2003

Submissions: Your Feedback

Submissions from people and organisations who have agreed to have their feedback published are provided below.

The views expressed in these submissions belong to their authors. The National Indigenous Australians Agency reserved the right not to publish submissions, or parts of submissions, that include, for example, material that is offensive, racist, potentially defamatory, personal information, is a copy of previously provided materials, or does not relate to the consultation process.

An auto-generated transcript of submissions provided as attachments has been made available to assist with accessibility. These transcripts may contain transcription errors. Please refer to the source file for the original content.

Please note not all submissions are provided in an attachment. For submissions without an attachment, click on the name of the person or organisation to view the text.

Site functionality has recently been improved. You can now search by participant name and submission number. You can also click on the number, date and participant column headings to sort the order of submissions.

Aboriginal and Torres Strait Islander people are advised that submissions may contain images or names of deceased people.

If you require any further assistance please contact Co-designVoice@niaa.gov.au.

 

Submission Number
2003
Participant
Australian Clinical Psychology Association
Submission date
Main Submission Automated Transcript

ABN 90 142 080 617

GPO Box 4489
Sydney NSW 2001
e: office@acpa.org.au
w: www.acpa.org.au
The Hon Ken Wyatt MP
Minister for Indigenous Australians.

20th April 2021

Dear Minister Wyatt,

Re: Co-design process: Submission from the Australian Clinical Psychology
Association

The Australian Clinical Psychology Association (ACPA) is the national professional
body that represents clinical psychologists who hold the accredited post-graduate
qualifications that meet the criteria established by the Psychology Board of Australia
for endorsement in clinical psychology.

ACPA strongly supports reform resulting in a First Nations Voice to parliament, thus
providing a representative body that will give Aboriginal and Torres Strait Islanders a
say in the laws and policies affecting them. The voice should be enshrined in the
Constitution, allowing it to become an institution of lasting significance for First
Nations and all Australians. We unreservedly endorse three key submission points:
1. The Government must honour its election commitment to a referendum
once a model for the Voice has been settled;
2. Enabling legislation for the Voice must be passed after a referendum has
been held in the next term of Parliament; and
3. The membership model for the National Voice must ensure previously
unheard Aboriginal and Torres Strait Islander people have the same chance
of being selected as established leadership figures.
Australia’s history has encompassed systematic and systemic racially based abuse;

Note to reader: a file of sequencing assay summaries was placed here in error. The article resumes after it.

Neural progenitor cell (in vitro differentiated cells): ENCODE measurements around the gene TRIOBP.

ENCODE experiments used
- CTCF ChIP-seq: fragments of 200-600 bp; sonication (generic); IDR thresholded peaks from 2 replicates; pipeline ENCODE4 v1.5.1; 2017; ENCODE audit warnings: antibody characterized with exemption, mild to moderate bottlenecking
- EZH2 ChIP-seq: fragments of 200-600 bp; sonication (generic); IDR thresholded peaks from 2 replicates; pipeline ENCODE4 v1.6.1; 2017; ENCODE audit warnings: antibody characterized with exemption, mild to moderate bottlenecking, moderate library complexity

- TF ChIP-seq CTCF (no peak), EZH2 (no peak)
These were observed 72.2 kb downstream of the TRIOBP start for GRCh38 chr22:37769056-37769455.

massacre and social engineering of its First Nations People; oppressive government
policies; an appalling record of Black Deaths in Custody; and a history of
“Blackbirding,” whereby between 55,000 and 62,500 Pacific Islanders were
transported to Australia in the 19th century to work the cane fields of Queensland
and northern New South Wales. The establishment of a Makarrata Commission
would oversee a process of truth-telling about Australia’s history and
colonisation.

This history has had a devastating impact that continues to this day, causing ongoing
disadvantage and inequality. Our First Nations People continue to be systemically
disadvantaged, and continue to suffer individual, community and systemic racism.
This racially-based discrimination and disadvantage results in disproportionate levels
of psychological distress, mental illness, social isolation, poverty, unemployment and
child mortality, as well as reduced life expectancy and education levels. Indigenous
young people are more likely to be incarcerated than finish high school, and those
aged 15-24 die by suicide at four times the non-Indigenous frequency. Moreover,
this racially based discrimination and disadvantage has resulted in fragmentation of
communities and loss of cultural practices and language, and significant trans-
generational trauma.

Our profession’s code of ethics rests on three core principles: respect, propriety and
integrity. We acknowledge that psychology has been part of the discrimination
against Indigenous people. In the practice of clinical psychology and in the other
aspects of our day-to-day work, we can directly have a positive impact on this issue
by educating ourselves about First Nations perspectives on mental health and
wellbeing and working towards our own ‘decolonised’ practice being respectful and
sensitive to Indigenous cultures and history. Our support for a First Nations Voice to
parliament is consistent with this aim, which also includes cultural humility, respect,
sensitivity, informedness and diversity to be central in our work with our clients and
colleagues.

Yours sincerely,

Professor Caroline Hunt
President, ACPA